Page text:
Timely topic. Roycorft has hit it 100% on target in that kids need closure of some sort. Hubby & I are still in the dog house as I write because we got rid of a hermit crab that died last week when the not-so-wee One was out on a date. Princess Diva, even at age 17, went ballistic on us (complete with tears through the recriminations) because she didn't get to do the burial or last rites.
Roycroft's experience is very similar to mine as a Mom whose nursed the Diva through the loss of many beloved pets over the years. I'll take it a step further though:
Kids aren't callous, they're resiliant. One of the best ways to salve their pain is a trip to the pound or the pet store to let them pick, pet and name their new companion as soon as reasonably possible after the death of a pet.
Good information already posted! The key is to be honest. Letting the kids know that the passing of the animal sometimes happens, and that it is natural.
A "ceremony" always helps with the closure issue. Whether you actually bury your pet in the yard or simply establish a memorial is up to you. Either way, it is important to emphasize that you can still remember your pet, even when it's gone.
Sorry that you have to let your cat go. I grew up with cats myself, and have always liked having them as animal companions.
BTDT several times with my boys and their pets. All good info posted here, but primarily, honesty and allowing the children to be as much a part of the closure as they seem to be ready for. Usually, children will give you some indication by asking or insisting on doing certain things, but at ages 2 and 4, yours may not. This is a great teaching opportunity and I know you and Catwoman will handle it well.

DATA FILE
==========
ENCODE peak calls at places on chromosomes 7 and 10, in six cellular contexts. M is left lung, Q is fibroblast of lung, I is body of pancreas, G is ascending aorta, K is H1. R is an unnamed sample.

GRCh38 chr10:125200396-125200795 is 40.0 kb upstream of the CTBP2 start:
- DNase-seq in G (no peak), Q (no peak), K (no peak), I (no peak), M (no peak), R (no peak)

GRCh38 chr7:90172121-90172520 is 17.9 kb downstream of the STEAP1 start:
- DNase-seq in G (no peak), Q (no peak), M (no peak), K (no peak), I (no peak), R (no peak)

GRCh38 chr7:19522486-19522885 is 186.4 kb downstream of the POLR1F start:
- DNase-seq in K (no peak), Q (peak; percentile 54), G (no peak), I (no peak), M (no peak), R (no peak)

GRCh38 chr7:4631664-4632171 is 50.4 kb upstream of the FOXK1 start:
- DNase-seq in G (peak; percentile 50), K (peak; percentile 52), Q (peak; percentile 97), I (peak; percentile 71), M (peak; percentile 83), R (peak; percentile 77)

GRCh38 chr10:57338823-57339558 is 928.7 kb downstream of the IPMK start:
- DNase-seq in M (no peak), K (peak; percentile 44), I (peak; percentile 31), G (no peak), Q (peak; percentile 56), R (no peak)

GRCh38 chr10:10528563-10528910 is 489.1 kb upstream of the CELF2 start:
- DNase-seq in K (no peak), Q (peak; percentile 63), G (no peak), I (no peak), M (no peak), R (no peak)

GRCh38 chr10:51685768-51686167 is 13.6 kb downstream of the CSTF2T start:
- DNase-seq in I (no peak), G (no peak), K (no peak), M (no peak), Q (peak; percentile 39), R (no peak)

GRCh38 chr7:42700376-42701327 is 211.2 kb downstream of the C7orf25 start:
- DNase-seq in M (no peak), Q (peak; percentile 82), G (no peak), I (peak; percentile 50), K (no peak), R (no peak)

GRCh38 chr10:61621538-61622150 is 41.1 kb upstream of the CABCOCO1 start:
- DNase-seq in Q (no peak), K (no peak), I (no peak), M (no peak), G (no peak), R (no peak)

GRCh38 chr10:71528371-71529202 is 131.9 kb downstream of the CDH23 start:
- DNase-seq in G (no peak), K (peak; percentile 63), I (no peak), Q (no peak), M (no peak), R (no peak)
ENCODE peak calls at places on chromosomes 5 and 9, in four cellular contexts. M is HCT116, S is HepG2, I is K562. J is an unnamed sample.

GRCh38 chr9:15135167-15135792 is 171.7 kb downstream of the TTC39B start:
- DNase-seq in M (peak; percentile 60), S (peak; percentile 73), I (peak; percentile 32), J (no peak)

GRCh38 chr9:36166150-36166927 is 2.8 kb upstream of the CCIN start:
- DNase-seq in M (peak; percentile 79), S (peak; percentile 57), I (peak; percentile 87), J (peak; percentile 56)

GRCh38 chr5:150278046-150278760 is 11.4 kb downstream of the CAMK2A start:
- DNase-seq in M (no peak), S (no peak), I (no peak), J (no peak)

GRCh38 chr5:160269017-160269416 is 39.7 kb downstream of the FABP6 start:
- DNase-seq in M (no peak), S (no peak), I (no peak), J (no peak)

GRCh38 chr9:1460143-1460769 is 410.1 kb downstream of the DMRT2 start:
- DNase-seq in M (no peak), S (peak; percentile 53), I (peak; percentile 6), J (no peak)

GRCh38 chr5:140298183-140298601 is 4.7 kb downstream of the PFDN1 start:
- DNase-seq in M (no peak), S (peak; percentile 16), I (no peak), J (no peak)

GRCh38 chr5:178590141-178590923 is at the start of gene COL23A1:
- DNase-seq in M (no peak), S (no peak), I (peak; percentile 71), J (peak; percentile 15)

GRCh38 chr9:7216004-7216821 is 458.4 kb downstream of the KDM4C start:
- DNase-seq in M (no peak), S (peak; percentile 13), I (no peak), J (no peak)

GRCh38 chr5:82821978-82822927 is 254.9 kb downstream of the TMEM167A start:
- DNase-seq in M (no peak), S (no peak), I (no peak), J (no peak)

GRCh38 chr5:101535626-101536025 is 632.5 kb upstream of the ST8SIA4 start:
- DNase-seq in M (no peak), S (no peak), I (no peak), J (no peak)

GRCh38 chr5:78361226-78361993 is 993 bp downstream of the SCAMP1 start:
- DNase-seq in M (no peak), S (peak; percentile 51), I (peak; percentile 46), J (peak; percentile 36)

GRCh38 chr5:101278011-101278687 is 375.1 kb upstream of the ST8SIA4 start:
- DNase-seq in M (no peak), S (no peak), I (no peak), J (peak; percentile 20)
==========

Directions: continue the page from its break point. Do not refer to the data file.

When I was about 4, our cat Smokey became ill and it became apparent that he couldn't go on. My parents told me he was sick and us kids were careful with him and had some time to tell him we loved him and wanted him to get well. When it came time to put him down, Dad took him to the vet without great fanfare. Then Dad brought him back home and we gathered around him in the living room. Smokey was wrapped up in a towel and we all pet him and cried because we understood then that he was gone and couldn't come back. Then Dad and my brother wrapped him up and put him in a box, took him to the back yard and buried him under the peach tree - in a snow storm, no less. My sister and I watched from the window.
I can still see every image clearly in my mind's eye, but I wasn't overwhelmed with it. We were upset, but my parents paced it and kept moving with what had to be done. Our whole family misses that cat 'til yet, but it may be where I learned that the death of a pet is survivable. I happened to go back to Va Bch 15 years later and was happy to see the peach tree intact and know Smokey is still resting there.
I wish you the best with your kids, RL. Lots of love and a good plan will help them get thru this.
We have had to do this now for 6 pets of my sons (2 cats, 1 hamster, 2 birds, 1 dog) and it has never been easy. We ended up explaining what death was about and that in the end it is not something we can avoid. In the dogs case we ended up having to put him down as he was just to sick to take care of any more. That was probably the easiest one to explain to him as he was aware that shadow had been ill and that we were doing all we could.